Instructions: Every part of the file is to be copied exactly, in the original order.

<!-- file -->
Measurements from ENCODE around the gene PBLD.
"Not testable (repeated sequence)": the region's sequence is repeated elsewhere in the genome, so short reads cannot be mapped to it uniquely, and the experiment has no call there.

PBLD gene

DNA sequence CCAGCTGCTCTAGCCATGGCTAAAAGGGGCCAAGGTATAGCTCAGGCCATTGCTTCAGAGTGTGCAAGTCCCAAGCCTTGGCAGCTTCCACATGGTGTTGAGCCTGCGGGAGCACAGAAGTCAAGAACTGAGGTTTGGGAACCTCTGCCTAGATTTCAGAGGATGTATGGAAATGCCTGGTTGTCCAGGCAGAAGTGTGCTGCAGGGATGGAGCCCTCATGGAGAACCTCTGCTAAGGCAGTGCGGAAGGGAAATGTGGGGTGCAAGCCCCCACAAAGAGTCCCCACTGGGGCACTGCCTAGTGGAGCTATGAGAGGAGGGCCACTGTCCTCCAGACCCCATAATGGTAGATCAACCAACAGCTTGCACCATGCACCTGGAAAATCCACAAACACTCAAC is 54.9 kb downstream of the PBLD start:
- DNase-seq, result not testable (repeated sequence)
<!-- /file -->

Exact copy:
Measurements from ENCODE around the gene PBLD.
"Not testable (repeated sequence)": the region's sequence is repeated elsewhere in the genome, so short reads cannot be mapped to it uniquely, and the experiment has no call there.

PBLD gene

DNA sequence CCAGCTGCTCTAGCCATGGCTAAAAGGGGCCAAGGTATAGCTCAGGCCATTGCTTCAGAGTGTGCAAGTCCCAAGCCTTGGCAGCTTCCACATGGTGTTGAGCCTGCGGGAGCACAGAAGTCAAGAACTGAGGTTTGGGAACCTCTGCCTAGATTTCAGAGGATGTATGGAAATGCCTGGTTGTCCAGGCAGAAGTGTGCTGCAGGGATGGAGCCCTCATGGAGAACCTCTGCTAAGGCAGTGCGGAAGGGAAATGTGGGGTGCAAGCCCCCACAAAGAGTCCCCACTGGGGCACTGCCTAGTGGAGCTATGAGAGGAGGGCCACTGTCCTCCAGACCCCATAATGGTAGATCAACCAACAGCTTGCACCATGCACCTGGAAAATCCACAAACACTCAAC is 54.9 kb downstream of the PBLD start:
- DNase-seq, result not testable (repeated sequence)